UPDATE, Sept. 6, 2019: The San Francisco Board of Supervisors scrapped a plan that would have required tech companies to obtain special permits to operate in-house cafeterias that offer free employee lunches, according to the San Francisco Examiner.
During a board meeting Tuesday, Supervisor Ahsha Safai — who originally proposed a cafeteria ban in July 2018 — sent the legislation back to committee, citing a shift in labor agreements. While the original cafeteria restrictions were proposed in-part to address labor conditions, he said the industry is changing to better represent cafeteria workers.
Safai considers the progress in labor negotiations to be a "significant byproduct" of the proposal, according to the Examiner.
- Two San Francisco supervisors have proposed banning companies from having in-house cafeterias that offer employees free lunch, according to the San Francisco Examiner and others. Free lunch is a well-known perk at numerous tech companies based in the city, including Twitter and Airbnb.
- The supervisors introduced the legislation because they say tech companies' employees are hurting local restaurants by taking advantage of the perk and eating in-house, rather than patronizing neighborhood eating establishments. A number of surrounding restaurants have closed or are in danger of doing so as a result.
- The legislation would alter zoning laws to ban new industrial kitchens from being built in office buildings, but it would not affect existing ones.
This no-free-lunch proposal came about, in part, because San Francisco leaders took action several years ago to help revitalize and bridge economic divides in an area of downtown. In some cases it has backfired and is having the opposite effect.
In 2011, the city famously lured tech companies to the Mid-Market area with tax incentives to grow development in the neighborhood and drive a much-needed revamp. Many revitalization efforts had been launched previously but failed. An oft unspoken tidbit of local knowledge is that the "Mid-Market" area is just an extension of the city's notorious Tenderloin district and an effort to rebrand a portion of a neighborhood whose name instantly conjures negative connotations.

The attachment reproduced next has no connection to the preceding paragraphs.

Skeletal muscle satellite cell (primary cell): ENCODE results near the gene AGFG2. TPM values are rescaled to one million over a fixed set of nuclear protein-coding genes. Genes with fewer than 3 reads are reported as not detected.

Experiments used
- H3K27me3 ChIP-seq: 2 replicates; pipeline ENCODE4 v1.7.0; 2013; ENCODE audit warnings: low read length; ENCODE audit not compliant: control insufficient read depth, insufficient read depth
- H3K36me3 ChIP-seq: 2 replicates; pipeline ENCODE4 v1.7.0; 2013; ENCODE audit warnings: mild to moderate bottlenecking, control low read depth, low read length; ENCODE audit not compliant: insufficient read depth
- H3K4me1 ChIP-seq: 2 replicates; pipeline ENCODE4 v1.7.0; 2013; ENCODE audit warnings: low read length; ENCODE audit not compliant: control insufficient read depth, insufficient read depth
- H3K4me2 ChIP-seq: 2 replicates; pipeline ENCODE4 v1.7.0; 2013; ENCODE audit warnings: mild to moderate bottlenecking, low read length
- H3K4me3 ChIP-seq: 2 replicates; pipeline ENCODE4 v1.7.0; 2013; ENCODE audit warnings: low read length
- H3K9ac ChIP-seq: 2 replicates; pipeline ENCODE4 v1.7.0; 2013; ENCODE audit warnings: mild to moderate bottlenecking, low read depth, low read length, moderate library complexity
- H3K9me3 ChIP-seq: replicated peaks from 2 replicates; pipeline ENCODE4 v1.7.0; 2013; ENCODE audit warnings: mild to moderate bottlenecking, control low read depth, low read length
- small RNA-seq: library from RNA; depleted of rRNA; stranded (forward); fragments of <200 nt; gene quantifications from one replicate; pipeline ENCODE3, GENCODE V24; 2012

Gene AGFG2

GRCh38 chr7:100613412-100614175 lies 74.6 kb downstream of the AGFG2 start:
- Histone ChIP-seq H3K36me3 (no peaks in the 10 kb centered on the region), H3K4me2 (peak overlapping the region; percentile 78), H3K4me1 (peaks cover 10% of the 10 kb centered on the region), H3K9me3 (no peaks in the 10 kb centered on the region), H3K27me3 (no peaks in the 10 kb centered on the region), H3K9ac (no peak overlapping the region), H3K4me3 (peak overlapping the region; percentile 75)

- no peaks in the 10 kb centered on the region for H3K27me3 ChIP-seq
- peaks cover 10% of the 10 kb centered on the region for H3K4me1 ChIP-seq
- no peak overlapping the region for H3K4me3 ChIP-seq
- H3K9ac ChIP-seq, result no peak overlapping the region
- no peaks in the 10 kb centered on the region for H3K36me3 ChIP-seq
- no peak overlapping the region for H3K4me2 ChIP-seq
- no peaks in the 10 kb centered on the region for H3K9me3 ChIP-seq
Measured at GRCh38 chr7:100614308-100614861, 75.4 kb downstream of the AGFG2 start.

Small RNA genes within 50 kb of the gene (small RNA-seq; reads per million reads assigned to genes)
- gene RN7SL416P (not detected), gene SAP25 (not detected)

For decades, the Tenderloin has been a haven for some of the city's most poverty-stricken residents, and it is associated with crime, prostitution, drug use and severe rates of homelessness. It has resisted gentrification efforts and even today often is tagged with a "seedy" classification. The sizable neighborhood directly abuts Union Square, a tourist hub and destination for retail — some of it quite high-end. To the north also are some of the busiest downtown business and financial districts, with the Tenderloin lying right along a main subway line frequented by commuters.
The city has tried for years to turn around the Tenderloin and contain its influence, as well as shrink its borders. Hence the effort to offer incentives for big-name businesses to move into the Mid-Market area that is considered right next to, but not in, the Tenderloin. Twitter did move to that area in 2012.
Although the concept of free lunches might be largely unknown to the average American worker, it's a common perk among these tech companies. It's a curious perk too, considering that the average salary at Twitter and other tech behemoths is well into the six-figure range. Ironically, the well-off workers are surrounded by blocks of residents who can't make ends meet enough to feed themselves regularly.
The city's most recent effort has spurred some economic growth and more restaurants opened in Mid-Market following Twitter's arrival. However, the city's goal of tech workers supporting these establishments and further expanding the revitalization apparently hasn't taken hold as envisioned. In fact, the city has taken heat for not enforcing aspects of the "community benefits agreements" that provide the tax incentives, thus worsening the situation.
While the supervisors' new cafeteria ban proposal comes from a good place, it's a bit of an extreme way to try to correct the problem. Leaders likely will be met with pushback and cries of government overreach. If the measure passes, it has the potential to affect whether other tech companies and big businesses decide to move to Mid-Market in the future.